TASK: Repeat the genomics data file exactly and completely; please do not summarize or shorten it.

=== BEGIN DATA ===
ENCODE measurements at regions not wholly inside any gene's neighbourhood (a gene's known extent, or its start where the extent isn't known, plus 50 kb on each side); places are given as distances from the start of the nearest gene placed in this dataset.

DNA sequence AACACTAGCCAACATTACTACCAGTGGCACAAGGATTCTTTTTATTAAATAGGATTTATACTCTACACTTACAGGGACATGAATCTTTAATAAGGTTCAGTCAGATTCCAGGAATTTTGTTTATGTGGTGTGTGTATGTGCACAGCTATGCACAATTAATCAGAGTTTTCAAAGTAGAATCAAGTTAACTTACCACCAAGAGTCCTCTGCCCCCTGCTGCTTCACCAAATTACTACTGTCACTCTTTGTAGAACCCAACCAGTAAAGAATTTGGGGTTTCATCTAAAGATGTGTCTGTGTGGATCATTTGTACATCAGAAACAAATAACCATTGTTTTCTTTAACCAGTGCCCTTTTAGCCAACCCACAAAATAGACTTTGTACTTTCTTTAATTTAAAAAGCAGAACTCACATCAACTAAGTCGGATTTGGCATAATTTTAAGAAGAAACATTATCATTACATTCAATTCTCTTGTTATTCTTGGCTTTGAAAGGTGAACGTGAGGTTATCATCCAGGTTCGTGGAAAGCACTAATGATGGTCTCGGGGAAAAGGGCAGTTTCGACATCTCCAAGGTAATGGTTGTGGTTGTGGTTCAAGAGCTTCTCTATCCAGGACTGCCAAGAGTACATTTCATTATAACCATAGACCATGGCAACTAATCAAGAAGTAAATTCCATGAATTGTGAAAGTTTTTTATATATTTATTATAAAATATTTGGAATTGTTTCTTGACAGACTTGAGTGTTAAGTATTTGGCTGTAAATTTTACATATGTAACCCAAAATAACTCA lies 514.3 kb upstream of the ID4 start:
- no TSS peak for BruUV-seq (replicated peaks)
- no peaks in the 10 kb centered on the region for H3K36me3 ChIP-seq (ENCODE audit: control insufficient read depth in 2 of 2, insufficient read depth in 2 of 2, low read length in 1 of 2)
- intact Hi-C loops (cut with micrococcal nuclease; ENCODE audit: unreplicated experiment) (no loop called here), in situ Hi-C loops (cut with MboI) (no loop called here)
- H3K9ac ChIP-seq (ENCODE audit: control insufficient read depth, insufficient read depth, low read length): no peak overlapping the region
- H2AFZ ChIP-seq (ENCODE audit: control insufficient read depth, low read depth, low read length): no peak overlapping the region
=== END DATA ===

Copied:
ENCODE measurements at regions not wholly inside any gene's neighbourhood (a gene's known extent, or its start where the extent isn't known, plus 50 kb on each side); places are given as distances from the start of the nearest gene placed in this dataset.

DNA sequence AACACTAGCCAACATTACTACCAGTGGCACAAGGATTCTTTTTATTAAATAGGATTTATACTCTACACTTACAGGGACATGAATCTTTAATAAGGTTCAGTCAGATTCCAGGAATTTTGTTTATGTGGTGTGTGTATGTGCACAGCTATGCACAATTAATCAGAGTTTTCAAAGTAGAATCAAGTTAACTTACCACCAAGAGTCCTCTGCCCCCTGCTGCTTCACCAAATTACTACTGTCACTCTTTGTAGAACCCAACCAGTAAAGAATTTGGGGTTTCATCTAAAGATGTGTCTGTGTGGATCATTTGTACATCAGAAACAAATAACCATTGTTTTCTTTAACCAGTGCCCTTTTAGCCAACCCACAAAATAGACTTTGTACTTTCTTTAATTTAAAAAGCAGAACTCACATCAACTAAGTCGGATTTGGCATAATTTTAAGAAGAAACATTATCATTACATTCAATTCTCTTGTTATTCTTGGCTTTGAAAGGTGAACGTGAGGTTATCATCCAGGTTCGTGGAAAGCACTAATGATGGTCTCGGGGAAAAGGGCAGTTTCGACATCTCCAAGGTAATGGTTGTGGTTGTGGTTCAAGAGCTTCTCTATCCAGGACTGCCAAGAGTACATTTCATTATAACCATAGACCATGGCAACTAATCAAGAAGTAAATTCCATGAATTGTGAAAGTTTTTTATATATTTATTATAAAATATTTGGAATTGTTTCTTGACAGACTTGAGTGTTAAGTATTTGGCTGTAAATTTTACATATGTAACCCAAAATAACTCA lies 514.3 kb upstream of the ID4 start:
- no TSS peak for BruUV-seq (replicated peaks)
- no peaks in the 10 kb centered on the region for H3K36me3 ChIP-seq (ENCODE audit: control insufficient read depth in 2 of 2, insufficient read depth in 2 of 2, low read length in 1 of 2)
- intact Hi-C loops (cut with micrococcal nuclease; ENCODE audit: unreplicated experiment) (no loop called here), in situ Hi-C loops (cut with MboI) (no loop called here)
- H3K9ac ChIP-seq (ENCODE audit: control insufficient read depth, insufficient read depth, low read length): no peak overlapping the region
- H2AFZ ChIP-seq (ENCODE audit: control insufficient read depth, low read depth, low read length): no peak overlapping the region